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The Unfolding of Today’s Christmas Festival

by Sid Davis

As I sat at the table on my annual January study trip to New York earlier this year, I learned the woman seated next to me was, among other things, an Irish fiddler. The power of that folk music has always moved me, and when combined with sacred text, it becomes even more of a force. Despite today’s festival being 11 months away, that’s all I needed for wheels to turn. What if the opening was centered around the art of fiddling? (How lucky could we be to find that Denise Tarrant, our concertmaster of many years, actually grew up fiddling for her father?) What if we ran with that and found a Gaelic lullaby including soloists and fiddler? What if the Irish notion continued, and we sang the iconic melody known as Londonderry Air which I’ve always wanted to include at Christmas? That would mean Better Is Peace from Karl Jenkins’, Mass for Peace would work beautifully, as ‘fiddling’ eventually takes over the entire string section. And that is truthfully how today unfolded.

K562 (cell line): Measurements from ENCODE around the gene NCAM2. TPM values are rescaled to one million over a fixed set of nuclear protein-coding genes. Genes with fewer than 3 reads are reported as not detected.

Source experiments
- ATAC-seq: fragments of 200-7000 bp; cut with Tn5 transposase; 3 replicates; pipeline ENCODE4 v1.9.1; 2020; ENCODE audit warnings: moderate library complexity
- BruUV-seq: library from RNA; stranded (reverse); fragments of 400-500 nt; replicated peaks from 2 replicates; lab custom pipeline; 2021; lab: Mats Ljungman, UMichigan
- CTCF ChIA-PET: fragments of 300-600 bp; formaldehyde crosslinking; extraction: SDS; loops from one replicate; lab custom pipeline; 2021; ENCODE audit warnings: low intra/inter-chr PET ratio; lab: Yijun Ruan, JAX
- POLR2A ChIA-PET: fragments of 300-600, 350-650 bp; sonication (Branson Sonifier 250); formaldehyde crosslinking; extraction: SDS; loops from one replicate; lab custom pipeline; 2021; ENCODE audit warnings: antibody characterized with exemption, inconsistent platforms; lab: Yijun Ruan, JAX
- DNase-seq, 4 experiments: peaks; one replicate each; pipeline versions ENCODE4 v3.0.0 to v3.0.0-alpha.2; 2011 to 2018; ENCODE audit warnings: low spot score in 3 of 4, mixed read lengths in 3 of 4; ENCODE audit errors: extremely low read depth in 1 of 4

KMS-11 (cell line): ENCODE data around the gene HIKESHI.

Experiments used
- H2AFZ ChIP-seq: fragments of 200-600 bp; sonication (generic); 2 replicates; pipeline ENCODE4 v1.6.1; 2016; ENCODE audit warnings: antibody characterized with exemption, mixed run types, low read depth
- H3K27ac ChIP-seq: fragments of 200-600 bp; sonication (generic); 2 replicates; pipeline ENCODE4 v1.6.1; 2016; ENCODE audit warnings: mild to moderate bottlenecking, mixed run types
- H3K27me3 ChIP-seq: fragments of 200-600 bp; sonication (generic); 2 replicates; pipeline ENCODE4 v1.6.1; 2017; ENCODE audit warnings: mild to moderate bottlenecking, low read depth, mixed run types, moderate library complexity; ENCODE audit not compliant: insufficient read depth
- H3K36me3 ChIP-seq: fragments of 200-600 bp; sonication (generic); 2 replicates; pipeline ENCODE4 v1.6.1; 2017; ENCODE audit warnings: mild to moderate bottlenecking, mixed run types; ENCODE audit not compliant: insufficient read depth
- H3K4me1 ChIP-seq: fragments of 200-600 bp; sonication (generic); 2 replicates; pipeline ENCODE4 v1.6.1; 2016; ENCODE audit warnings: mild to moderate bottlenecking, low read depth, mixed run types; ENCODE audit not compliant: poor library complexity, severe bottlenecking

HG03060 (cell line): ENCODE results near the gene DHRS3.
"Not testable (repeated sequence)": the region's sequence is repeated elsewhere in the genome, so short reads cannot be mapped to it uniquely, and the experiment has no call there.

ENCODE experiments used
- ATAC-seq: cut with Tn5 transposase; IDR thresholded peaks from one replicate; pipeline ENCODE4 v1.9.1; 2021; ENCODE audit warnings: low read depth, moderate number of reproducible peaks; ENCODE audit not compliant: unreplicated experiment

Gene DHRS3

I am so gratified to bring the message of the Jenkins back to your hearts at this particular time, considering the temperature of today’s world. The haunting duet, Don Oiche ud I Mbeithil evokes the mystery of mysteries, describing the first Christmas night and quiet coming of the Christ child. On the opposite end of the spectrum, the glorious, double choir setting of the Sanctus by Dominick Argento could be described as the musical depiction of countless angel’s wings, as those unearthly beings express love of God, while the sweeping, almost film score-like setting of The First Noel washes over not only our ears, but our souls.

As I have said many times, how sad Christmas morning would be if all our gifts were Christmas specific and predictable—a recording of carols, red and green candles, a new creche for the mantle. How much more meaningful for us to be opened up in fresh and sometimes startling ways, with unexpected sounds, and this celebration revealed in a whole new light – illuminated by surprise. It is said that whenever the Sanctus is sung, we leave “chronos,” or earthly time, and enter “chairos,” – heavenly time – and all the saints and angels sing along with us: “Holy, Holy, Holy is the Lord God…” May today’s music bring about a true sacred unison, as we glimpse peace on earth, good will to all.

By | 2017-03-28T14:55:34-05:00 December 18th, 2016|All blogs, We Tell Our Stories|0 Comments

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